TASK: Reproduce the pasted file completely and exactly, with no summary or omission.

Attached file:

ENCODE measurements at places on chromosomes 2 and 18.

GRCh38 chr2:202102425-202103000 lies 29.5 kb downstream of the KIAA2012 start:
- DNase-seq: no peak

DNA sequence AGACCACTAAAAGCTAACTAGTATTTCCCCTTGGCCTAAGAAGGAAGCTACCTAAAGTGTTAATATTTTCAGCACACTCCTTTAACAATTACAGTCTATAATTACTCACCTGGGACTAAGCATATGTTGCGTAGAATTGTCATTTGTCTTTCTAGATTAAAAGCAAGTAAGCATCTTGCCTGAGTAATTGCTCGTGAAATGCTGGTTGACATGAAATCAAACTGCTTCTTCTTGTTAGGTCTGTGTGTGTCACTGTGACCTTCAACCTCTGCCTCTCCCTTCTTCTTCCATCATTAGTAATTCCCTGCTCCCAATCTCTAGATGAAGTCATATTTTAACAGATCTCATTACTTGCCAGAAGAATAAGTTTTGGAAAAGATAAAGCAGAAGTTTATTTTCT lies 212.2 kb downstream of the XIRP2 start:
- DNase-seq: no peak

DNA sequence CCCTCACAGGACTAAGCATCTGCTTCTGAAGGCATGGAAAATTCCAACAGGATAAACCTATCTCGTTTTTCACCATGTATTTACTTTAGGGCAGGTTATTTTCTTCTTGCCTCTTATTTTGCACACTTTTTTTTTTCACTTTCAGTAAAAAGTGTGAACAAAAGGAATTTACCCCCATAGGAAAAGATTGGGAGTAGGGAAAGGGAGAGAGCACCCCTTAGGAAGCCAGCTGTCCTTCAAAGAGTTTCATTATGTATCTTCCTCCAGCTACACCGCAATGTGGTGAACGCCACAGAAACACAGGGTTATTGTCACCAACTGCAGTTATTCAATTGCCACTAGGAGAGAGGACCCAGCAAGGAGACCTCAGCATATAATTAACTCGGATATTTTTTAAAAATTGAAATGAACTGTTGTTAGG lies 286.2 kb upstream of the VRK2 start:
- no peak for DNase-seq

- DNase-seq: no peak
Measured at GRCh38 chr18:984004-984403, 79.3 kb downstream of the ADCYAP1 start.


ENCODE measurements at places on chromosomes 2 and 18.

GRCh38 chr2:202102425-202103000 lies 29.5 kb downstream of the KIAA2012 start:
- DNase-seq: no peak

DNA sequence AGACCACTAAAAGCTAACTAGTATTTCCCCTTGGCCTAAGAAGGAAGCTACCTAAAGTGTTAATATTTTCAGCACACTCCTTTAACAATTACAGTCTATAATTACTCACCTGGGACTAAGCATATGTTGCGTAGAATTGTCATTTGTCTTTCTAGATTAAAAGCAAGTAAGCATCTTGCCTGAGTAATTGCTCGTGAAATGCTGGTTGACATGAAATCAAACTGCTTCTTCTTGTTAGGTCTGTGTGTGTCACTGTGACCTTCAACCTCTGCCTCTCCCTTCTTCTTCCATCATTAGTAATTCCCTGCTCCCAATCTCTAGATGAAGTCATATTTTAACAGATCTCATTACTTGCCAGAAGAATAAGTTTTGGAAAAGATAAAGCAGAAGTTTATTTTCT lies 212.2 kb downstream of the XIRP2 start:
- DNase-seq: no peak

DNA sequence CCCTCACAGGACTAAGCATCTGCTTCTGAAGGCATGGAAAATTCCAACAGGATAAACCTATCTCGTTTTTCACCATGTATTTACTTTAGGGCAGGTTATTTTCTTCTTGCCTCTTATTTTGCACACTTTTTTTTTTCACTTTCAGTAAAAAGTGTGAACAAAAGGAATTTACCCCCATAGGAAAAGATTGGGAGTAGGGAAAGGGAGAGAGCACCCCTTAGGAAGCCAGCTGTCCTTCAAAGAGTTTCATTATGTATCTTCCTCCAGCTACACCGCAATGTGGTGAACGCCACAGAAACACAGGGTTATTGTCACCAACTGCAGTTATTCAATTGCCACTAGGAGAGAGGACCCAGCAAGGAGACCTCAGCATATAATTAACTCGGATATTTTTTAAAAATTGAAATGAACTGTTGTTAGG lies 286.2 kb upstream of the VRK2 start:
- no peak for DNase-seq

- DNase-seq: no peak
Measured at GRCh38 chr18:984004-984403, 79.3 kb downstream of the ADCYAP1 start.